October is here and spooks are afoot. Some vampires, some devils, but most importantly, ghosts are coming out of the woodwork. What better way to celebrate Halloween spirit than with the titular Ghost? There are plenty of tricks, treats and seed-spilling rituals to go around with this one, all to the glorious tune of what could easily be a lost Scooby-Doo score. It’s the one that started it all for what could very well be the most defining rock/metal act of the 2010’s: Opus Eponymous. October 18th marks the 10th anniversary of Ghost’s Latin-translated self-titled, still steaming with Satan’s stamp of approval.
“They’re the dead pope band, the band that has an old pope in corpse paint” I kept hearing, and naturally I expected something in the realm of black or death metal with some costumed gimmick. That would be the first of many surprises Ghost would have in store, because not only did the dead pope band have an accessible sound, but it was damn catchy. Metalheads knew how fun Satanism could be, but not the masses. It may not have been the tipping point to flood the radio and soak into the Grammys, but Opus got the ball rolling. Every track is a certified cobwebbed-castle banger guaranteed to get everyone in the mood for a ritual orgy.
Plenty of criticism still spikes up, of course, with metal elitists in desperate need of tidy genre and subgenre boxes akin to calling the cops on next door’s party. If there’s one thing Ghost proved right off the bat with Opus Eponymous, it’s that this pope can’t be put in a box–not even a confessional! Why desecrate a church when you can build your own? Ghost did, and continues to renovate it with stronger bridges between the masses and old-fashioned devil worship all in the name of good fun. Break the barriers; Satan is for everyone!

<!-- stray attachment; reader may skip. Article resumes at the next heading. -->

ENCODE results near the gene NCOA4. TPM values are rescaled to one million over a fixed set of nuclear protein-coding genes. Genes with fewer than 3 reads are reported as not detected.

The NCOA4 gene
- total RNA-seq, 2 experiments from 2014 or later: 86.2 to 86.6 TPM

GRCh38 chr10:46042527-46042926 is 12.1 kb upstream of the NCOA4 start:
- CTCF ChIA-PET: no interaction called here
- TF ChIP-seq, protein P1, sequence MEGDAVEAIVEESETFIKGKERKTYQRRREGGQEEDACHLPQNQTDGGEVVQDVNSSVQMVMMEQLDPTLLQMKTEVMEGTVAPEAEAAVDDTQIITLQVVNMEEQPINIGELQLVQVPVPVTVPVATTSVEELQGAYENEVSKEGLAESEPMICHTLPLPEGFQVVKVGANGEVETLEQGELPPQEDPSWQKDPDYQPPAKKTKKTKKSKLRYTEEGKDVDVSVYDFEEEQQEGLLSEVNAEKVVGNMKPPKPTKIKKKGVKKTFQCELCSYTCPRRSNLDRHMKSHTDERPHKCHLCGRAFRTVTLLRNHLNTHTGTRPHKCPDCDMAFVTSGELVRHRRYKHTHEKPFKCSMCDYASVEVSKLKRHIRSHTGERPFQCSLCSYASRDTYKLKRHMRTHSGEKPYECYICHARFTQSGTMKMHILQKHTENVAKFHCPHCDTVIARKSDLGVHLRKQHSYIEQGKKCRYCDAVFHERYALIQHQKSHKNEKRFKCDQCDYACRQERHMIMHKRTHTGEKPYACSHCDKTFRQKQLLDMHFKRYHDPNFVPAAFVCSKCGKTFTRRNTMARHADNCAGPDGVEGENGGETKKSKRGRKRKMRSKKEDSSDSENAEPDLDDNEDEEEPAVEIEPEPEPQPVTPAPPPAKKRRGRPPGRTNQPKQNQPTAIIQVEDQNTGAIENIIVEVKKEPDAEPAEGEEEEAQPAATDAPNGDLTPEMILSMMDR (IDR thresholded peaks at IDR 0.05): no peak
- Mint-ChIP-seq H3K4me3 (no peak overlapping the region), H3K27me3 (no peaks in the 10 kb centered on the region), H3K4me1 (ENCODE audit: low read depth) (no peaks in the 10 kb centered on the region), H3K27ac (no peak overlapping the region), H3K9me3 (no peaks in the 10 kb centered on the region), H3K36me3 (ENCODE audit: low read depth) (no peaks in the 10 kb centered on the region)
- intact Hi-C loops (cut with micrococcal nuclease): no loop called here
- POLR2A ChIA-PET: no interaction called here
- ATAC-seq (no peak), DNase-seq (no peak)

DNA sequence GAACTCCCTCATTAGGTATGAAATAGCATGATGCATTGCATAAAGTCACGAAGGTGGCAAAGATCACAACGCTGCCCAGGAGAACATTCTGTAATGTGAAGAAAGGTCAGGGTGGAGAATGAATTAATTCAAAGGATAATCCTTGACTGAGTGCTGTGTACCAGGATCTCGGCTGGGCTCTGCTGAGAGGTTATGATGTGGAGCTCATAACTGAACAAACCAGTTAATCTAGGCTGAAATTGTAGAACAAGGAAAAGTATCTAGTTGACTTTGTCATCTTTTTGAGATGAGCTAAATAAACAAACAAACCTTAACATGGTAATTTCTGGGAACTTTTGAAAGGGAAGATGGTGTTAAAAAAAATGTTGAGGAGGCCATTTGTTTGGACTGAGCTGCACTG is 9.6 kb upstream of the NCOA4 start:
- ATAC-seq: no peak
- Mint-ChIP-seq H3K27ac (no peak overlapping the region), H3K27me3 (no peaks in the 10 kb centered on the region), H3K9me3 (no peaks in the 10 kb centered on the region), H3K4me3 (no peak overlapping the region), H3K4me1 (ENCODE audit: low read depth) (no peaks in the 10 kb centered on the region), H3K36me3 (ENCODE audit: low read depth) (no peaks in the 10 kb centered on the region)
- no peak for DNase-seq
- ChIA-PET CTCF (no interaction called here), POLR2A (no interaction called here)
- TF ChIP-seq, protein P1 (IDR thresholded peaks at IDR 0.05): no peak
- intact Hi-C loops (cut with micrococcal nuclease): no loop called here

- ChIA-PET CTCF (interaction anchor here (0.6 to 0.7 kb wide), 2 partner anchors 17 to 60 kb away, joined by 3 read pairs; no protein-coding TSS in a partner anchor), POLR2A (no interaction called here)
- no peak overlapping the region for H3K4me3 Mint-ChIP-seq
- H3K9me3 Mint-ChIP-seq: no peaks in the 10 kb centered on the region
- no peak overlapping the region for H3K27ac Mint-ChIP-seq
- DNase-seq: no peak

Death of A CLERGYMAN
10TH ANNIVERSARY TRIBUTE ARTWORK
The tough thing about doing a loose Ghost tribute is there’s already so much imagery to work with. All the Papas, ghouls and set pieces don’t leave much room for interpretation. That’s just proof of great world building and branding, and it’s also one of the biggest reasons I won’t really do straight up Ghost fan art. I say leave it to the official works commissioned by the band, because they know what they’re doing and how to execute it appropriately. I can, however, work with the themes of the church, death and the devil. More specifically, clergy in the face of blasphemy. The cardinal depicted is on the brink of death, but instead of being embraced by the arms of God, the Devil emerges from the dark to triumph over his soul. Death is said to ride a pale horse, but here Death has been relocated (you do the work) to mock the clergyman at the Devil’s command. You could perhaps place the Death Knell lyric of “receive the beast” dead center. Ghost has always pulled the unexpected, and what’s more unexpected than a life prepared for a divine death to be replaced with vain?
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RIP Papa Emeritus I